- Between 2000 and 2015, the U.S. built 7.3 million fewer homes than was necessary to meet buyer demand, according to a new study.
- Over that time period, California was responsible for 45 percent of the nation’s undersupply, or 3.4 million units.
- The study advocates a development approach that places more new housing near public transportation, which could eventually reduce California’s vehicular traffic by nearly 30 percent.
Over the past decade and a half, more than 20 U.S. states have not built enough homes to meet demand, leading to rising prices and decreased affordability, with California accounting for nearly half of the undersupply.
That’s according to a new report published by Up for Growth National Coalition, ECONorthwest, and Holland Government Affairs, which says that between 2000 and 2015, America fell 7.3 million housing units short of meeting buyer demand. Twenty-two states and Washington, D.C. failed to meet their housing goals, including California. The Golden State is in fact responsible for 45 percent of the national housing shortage, accounting for 3.4 million units.
“From California to Maine, the supply of housing is simply not matching its growing demand,” Clyde Holland, founder and CEO of Holland Partner Group and Up for Growth executive chairman said. “Not building enough new housing pushes rents up, forces quality of life down, and is a significant drag on the economy.”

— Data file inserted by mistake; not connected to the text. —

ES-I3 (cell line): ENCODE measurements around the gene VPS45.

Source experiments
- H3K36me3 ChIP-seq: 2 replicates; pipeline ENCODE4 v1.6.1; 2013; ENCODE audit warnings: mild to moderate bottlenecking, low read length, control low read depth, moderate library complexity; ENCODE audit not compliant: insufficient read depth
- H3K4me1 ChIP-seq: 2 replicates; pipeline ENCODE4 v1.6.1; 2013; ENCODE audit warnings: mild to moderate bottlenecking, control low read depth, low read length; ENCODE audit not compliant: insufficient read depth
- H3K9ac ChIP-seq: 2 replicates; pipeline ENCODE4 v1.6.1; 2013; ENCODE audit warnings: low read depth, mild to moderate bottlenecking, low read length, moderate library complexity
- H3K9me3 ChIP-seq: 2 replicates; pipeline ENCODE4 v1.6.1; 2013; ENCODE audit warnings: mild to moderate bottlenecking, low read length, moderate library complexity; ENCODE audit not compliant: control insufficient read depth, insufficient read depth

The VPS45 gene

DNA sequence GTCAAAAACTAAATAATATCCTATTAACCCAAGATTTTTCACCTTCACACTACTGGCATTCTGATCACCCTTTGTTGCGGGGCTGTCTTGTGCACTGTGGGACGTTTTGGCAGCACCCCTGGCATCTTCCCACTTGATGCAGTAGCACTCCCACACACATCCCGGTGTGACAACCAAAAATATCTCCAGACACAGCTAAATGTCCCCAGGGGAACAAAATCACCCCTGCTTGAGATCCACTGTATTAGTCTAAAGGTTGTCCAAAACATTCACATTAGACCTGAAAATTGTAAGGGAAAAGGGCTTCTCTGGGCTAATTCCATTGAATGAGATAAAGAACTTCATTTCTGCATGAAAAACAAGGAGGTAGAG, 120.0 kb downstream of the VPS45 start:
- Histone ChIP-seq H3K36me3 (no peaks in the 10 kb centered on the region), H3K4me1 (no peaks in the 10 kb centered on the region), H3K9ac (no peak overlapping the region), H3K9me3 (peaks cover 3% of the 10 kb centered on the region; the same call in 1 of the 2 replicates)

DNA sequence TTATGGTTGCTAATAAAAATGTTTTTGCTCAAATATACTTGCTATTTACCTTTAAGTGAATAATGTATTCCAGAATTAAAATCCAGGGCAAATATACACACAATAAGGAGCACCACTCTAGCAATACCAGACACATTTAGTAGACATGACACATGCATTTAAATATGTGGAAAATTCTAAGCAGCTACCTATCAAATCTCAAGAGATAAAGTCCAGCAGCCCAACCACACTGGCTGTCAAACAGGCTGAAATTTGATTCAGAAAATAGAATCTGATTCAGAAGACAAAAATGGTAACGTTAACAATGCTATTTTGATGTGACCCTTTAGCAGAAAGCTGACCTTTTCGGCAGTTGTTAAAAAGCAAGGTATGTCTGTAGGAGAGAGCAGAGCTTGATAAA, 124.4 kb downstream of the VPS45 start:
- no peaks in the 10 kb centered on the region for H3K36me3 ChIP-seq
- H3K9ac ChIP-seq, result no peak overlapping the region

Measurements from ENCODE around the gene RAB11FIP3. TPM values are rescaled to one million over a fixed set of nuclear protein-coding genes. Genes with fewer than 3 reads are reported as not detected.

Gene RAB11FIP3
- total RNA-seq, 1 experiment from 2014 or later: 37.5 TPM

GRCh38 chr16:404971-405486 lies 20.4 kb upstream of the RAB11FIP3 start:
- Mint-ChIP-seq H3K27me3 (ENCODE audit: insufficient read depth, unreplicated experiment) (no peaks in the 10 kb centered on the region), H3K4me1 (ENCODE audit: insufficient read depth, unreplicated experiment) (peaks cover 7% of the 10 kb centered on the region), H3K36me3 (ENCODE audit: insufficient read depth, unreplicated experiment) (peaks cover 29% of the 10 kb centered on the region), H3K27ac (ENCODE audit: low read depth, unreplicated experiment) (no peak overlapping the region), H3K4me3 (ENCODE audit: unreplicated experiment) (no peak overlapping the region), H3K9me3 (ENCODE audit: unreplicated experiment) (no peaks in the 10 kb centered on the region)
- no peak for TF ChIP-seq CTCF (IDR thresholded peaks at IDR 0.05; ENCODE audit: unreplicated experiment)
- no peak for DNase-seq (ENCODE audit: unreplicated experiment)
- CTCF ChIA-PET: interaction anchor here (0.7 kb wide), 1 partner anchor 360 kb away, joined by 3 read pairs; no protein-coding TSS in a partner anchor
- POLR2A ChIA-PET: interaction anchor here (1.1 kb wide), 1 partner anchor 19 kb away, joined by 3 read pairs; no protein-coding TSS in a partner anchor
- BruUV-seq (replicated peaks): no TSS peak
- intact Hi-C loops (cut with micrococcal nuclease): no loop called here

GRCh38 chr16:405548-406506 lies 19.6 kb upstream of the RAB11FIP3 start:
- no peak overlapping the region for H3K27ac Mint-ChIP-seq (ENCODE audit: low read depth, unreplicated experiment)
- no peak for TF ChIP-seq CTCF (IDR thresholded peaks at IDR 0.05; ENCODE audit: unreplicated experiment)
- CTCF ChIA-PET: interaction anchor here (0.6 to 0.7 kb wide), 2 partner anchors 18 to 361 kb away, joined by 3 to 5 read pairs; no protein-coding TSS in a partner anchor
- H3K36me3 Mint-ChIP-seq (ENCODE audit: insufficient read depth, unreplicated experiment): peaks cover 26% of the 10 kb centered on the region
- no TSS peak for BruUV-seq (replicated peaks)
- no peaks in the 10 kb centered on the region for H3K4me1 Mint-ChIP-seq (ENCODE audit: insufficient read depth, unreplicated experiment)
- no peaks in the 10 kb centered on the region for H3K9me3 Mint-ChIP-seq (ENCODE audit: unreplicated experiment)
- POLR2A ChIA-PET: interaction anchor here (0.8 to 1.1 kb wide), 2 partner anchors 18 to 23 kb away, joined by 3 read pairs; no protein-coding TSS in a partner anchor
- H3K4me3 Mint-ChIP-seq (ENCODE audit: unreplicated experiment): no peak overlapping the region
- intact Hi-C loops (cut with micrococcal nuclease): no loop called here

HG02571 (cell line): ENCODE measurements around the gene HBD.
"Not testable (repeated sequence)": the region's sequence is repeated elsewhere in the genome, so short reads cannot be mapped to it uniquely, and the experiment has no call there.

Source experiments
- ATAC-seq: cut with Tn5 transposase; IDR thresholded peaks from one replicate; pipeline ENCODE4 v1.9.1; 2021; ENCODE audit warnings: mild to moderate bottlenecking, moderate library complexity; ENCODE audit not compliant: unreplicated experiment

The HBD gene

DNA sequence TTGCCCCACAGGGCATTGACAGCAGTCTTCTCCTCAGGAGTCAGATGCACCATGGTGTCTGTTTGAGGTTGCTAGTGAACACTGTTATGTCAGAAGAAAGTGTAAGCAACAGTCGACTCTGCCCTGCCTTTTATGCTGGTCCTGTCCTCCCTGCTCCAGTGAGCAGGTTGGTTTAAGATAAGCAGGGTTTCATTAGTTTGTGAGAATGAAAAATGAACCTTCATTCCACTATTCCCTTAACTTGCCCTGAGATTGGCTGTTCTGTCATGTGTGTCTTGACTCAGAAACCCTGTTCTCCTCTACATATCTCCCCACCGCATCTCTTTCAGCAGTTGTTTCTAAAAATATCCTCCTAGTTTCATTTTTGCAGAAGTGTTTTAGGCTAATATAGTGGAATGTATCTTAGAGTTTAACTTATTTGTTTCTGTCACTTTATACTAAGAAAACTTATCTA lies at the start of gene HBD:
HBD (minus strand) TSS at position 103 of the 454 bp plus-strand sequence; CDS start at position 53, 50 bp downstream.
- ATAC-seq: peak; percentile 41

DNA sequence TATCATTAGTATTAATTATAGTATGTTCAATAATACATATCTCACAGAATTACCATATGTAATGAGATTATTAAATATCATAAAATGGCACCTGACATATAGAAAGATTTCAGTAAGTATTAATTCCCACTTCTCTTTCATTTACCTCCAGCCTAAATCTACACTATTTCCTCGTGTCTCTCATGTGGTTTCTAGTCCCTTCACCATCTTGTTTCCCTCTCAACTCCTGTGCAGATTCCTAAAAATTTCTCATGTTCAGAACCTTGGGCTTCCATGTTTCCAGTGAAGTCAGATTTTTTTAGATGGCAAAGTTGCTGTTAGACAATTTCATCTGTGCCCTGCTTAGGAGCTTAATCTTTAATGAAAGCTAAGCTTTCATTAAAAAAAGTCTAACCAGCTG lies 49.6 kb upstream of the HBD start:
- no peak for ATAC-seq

As Pacific Union Chief Economist Selma Hepp has noted in numerous analyses, California’s supply-and-demand imbalance poses the biggest challenge for the state’s housing market. According to the National Association of Realtors Affordability Distribution Curve and Score, the five least-affordable U.S. housing markets are in California: Los Angeles, San Diego, San Jose, Oxnard, and San Francisco.
An interactive tool from NAR reveals that households earning an annual income of $150,000 could afford 38 percent of housing inventory in the Los Angeles metropolitan area and 31 percent of homes in San Francisco. In San Jose, households with $150,000 incomes could afford only 17 percent of homes on the market.
Using the Bay Area and California as examples in the full report, the study advocates for what it calls a “smart growth” approach to building enough housing to meet demand. This entails developing housing based on a formula involving existing population density, proximity to public transit, and the number of people who drive to work.
“This new report makes a strong analytic case for policies that would enable a greater volume of higher density, transit-oriented development,” Harvard Joint Center for Housing Studies’ Managing Director Dr. Chris Herbert said. “The findings offer compelling evidence that such policies would reduce infrastructure costs and vehicle miles traveled and expand the supply of housing, helping to alleviate upward pressure on rents and home values.”
The study theorizes that a smart-growth approach to housing could have significant benefits for California and its residents, eventually cutting vehicular miles traveled by almost 30 percent. If the state could add 3.3 million housing units over the next 20 years, prices would be about 22 percent less than they would have been without the extra supply, although that does not mean that they would be less than they are currently.